Using the suggested ones inside the
type attribute will cause Internet Explorer not to use the script, but you can safely use them server-side thanks to browsers ignoring that completely. (Previously: 1 and 2.) All made possible by the The Björn Höhrmann Project. Thanks!
How can the text/ ones be found obsolete (and I quote) "because they've been found to be problematic", when they're the only ones that actually work consistently?
Gotta love the mimetype wars...
Dustin, didn’t I say you could use the new media type? James, yeah, I don’t know about that. I personally think we should just make
text/xml) and solve the issues it has in some revision. Fortunately you can unobsolete media type registrations so that should be doable at some point.
Note that (AFAIK) Mozilla-based UAs treat
text/ecmascript identically, but
application/ecmascript more strictly than the others.
Nothing needs to change with the RFC IMO. If you need to use the obsolete types for compatibility, that's fine. Obsolete doesn't necessarily mean invalid.
How can the text/ ones be found obsolete (and I quote) “because they’ve been found to be problematic”, when they’re the only ones that actually work consistently?
This comments fails to make sense on several levels. The new MIME types were introduced exactly because the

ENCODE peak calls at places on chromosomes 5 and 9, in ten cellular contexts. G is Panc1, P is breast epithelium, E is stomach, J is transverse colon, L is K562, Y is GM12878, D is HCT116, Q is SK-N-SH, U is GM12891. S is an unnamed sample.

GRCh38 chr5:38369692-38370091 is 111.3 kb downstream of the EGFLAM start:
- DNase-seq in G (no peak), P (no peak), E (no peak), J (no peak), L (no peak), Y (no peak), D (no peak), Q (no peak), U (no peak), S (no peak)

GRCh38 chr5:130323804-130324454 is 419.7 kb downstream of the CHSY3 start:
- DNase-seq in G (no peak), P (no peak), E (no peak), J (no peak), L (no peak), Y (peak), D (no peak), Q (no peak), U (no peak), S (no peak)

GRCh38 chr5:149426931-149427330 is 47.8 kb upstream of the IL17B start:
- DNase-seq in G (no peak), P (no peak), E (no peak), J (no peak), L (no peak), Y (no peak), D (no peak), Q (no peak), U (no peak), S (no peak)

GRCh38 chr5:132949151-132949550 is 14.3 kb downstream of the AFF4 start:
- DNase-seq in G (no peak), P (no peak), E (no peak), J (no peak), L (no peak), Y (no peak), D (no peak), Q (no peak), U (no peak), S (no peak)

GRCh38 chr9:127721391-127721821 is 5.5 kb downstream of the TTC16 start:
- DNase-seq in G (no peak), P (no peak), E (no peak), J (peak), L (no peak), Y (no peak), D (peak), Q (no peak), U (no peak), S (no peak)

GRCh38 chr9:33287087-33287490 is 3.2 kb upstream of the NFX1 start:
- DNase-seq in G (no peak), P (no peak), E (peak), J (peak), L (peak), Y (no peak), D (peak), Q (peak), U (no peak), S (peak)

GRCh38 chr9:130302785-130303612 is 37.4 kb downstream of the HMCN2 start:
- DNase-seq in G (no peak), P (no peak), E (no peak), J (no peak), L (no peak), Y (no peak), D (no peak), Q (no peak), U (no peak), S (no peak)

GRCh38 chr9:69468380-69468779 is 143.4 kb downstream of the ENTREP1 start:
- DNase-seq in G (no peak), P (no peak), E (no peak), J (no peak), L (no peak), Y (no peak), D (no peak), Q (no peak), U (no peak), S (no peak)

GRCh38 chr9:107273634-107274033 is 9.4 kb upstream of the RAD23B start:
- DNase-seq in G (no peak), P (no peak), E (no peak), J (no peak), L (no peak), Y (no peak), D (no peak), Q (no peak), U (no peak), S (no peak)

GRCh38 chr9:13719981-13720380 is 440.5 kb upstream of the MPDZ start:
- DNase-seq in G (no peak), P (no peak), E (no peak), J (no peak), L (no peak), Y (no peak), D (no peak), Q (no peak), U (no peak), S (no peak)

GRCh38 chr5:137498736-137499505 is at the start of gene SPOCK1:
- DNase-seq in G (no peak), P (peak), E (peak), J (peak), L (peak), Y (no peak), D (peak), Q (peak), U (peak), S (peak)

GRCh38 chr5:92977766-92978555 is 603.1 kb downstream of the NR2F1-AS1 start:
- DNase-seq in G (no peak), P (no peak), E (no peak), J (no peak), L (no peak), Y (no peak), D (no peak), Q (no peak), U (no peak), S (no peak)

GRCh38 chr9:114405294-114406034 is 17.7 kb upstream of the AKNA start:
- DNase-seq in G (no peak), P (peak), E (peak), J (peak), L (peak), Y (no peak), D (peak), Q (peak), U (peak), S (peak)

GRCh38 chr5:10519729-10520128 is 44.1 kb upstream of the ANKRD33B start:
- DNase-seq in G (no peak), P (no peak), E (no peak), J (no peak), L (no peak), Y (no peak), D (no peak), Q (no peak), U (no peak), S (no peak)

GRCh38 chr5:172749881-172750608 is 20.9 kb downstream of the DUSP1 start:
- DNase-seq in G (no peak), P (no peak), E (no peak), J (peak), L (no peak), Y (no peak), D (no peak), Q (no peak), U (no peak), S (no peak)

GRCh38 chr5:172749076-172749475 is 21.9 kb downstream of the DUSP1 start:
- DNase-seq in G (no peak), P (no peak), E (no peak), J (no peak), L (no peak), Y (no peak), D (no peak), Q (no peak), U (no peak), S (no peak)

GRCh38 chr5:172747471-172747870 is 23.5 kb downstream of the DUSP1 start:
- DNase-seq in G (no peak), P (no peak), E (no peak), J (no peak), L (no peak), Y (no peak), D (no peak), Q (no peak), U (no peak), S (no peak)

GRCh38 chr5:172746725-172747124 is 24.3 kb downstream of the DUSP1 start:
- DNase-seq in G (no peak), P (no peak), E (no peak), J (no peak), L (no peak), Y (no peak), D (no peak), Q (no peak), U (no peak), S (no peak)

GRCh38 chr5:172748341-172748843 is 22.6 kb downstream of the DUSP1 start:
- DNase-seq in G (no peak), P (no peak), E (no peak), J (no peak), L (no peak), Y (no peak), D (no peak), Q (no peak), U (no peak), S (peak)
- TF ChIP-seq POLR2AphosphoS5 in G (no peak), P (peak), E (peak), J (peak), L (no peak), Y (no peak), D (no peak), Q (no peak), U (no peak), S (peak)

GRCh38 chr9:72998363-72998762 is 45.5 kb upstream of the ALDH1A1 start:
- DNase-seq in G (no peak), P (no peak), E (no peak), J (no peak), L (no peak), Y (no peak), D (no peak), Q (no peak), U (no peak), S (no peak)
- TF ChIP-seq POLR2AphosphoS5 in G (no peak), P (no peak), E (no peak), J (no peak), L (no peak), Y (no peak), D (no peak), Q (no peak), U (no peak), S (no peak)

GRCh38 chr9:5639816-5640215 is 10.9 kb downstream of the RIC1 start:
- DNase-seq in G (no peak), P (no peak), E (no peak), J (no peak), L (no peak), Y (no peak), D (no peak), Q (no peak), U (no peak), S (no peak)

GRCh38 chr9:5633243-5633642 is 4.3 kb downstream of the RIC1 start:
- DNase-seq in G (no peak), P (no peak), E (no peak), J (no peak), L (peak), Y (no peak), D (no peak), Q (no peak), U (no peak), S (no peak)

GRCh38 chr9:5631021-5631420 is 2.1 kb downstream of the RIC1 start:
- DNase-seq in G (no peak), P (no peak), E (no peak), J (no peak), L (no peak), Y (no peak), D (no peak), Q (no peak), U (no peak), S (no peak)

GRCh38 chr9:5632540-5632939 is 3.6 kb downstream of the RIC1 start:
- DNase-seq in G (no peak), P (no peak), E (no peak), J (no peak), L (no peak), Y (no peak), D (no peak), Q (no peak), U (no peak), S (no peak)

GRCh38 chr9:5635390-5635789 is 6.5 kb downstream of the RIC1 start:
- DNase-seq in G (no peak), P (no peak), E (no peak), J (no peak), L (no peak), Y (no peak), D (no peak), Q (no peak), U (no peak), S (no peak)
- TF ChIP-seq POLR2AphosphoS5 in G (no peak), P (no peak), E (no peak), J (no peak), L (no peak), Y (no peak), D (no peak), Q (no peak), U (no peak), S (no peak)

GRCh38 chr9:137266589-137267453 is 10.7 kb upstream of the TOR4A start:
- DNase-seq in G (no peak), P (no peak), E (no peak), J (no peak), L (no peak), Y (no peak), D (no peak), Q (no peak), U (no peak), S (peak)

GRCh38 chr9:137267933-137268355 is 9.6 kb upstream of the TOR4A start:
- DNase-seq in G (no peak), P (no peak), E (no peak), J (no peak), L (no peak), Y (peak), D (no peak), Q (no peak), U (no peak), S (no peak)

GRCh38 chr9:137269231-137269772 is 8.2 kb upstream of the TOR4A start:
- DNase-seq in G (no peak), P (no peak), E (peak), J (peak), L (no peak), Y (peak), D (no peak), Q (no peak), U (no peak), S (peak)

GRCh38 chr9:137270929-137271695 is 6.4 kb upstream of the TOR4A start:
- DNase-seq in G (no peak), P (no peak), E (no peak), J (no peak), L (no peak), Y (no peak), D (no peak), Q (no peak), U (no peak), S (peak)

text/* ones don’t work well. Of course the new ones don’t work consistently yet – just how ever could they, when they’re new and not yet widely supported? And just because the old ones work consistently for some value of “work” does not mean they’re not problematic, either, does it?
Aristotle: It'd just be nice to have the new ones working first before the old ones are thrown out.
from PHP, but haven't seen any mention about it here.
Should I change it ? I believe it has never failed me...
This comments fails to make sense on several levels. The new MIME types were introduced exactly because the text/* ones don’t work well. Of course the new ones don’t work consistently yet – just how ever could they, when they’re new and not yet widely supported? And just because the old ones work consistently for some value of “work” does not mean they’re not problematic, either, does it?
RFC 2046 states that text media types are for
textual information [for which] no special software is required to get the full meaning of the text whereas application media types are for
information to be processed by an application.
Furthermore, data with an application media type
can pose security problems which must be understood by implementors and this can certainly be an issue with these scripting languages.
According to Google Doctype, Internet Explorer will pretty much ignore HTTP MIME types altogether, and will even interpret HTML sent as image/jpeg. I know it will interpret HTML sent as text/plain. Yet another case of Microsoft trying too hard to be clever, and ending up being a pain.
And I've just tried the test page you linked to, and even Firefox accepted the script with the dodgy MIME type, which surprises me.